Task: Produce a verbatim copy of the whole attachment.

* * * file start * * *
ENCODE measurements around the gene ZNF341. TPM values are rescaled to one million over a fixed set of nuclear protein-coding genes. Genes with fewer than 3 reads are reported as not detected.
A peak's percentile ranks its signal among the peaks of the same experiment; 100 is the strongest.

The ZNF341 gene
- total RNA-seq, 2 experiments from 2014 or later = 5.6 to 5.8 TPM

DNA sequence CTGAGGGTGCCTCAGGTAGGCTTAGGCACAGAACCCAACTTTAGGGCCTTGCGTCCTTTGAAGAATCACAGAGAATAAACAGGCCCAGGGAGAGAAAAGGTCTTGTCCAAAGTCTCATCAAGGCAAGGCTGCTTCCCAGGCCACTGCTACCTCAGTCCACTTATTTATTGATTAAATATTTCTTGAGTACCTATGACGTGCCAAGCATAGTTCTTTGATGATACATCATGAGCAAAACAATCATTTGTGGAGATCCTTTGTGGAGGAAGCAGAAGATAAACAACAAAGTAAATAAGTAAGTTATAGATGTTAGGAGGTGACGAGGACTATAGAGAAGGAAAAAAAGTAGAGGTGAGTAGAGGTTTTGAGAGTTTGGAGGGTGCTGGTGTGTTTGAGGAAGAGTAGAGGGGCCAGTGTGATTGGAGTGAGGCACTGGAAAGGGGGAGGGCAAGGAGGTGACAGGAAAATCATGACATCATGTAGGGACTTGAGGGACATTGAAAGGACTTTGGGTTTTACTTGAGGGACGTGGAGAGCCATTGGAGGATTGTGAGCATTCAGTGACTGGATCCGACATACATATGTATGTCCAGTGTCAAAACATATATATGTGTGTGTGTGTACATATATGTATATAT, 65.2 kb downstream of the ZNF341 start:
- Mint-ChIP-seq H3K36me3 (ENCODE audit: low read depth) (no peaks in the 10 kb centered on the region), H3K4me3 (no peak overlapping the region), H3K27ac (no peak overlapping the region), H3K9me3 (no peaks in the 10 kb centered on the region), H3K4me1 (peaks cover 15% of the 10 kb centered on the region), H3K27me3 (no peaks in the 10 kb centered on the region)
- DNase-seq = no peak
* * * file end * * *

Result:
ENCODE measurements around the gene ZNF341. TPM values are rescaled to one million over a fixed set of nuclear protein-coding genes. Genes with fewer than 3 reads are reported as not detected.
A peak's percentile ranks its signal among the peaks of the same experiment; 100 is the strongest.

The ZNF341 gene
- total RNA-seq, 2 experiments from 2014 or later = 5.6 to 5.8 TPM

DNA sequence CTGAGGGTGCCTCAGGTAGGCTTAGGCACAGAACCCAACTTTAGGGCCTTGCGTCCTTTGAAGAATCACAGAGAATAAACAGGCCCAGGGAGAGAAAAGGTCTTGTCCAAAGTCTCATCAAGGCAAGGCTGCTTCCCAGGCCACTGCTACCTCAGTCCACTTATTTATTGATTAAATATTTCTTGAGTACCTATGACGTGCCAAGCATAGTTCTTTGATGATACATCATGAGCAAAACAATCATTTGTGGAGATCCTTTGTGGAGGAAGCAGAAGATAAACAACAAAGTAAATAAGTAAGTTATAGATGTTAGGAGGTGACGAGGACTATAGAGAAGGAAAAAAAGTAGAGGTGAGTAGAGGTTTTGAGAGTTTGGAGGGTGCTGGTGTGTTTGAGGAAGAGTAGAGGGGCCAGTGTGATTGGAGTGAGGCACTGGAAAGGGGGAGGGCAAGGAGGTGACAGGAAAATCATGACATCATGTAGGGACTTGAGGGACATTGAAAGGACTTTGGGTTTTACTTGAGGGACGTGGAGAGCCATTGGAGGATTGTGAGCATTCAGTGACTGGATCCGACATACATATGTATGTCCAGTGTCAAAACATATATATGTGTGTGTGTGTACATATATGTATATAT, 65.2 kb downstream of the ZNF341 start:
- Mint-ChIP-seq H3K36me3 (ENCODE audit: low read depth) (no peaks in the 10 kb centered on the region), H3K4me3 (no peak overlapping the region), H3K27ac (no peak overlapping the region), H3K9me3 (no peaks in the 10 kb centered on the region), H3K4me1 (peaks cover 15% of the 10 kb centered on the region), H3K27me3 (no peaks in the 10 kb centered on the region)
- DNase-seq = no peak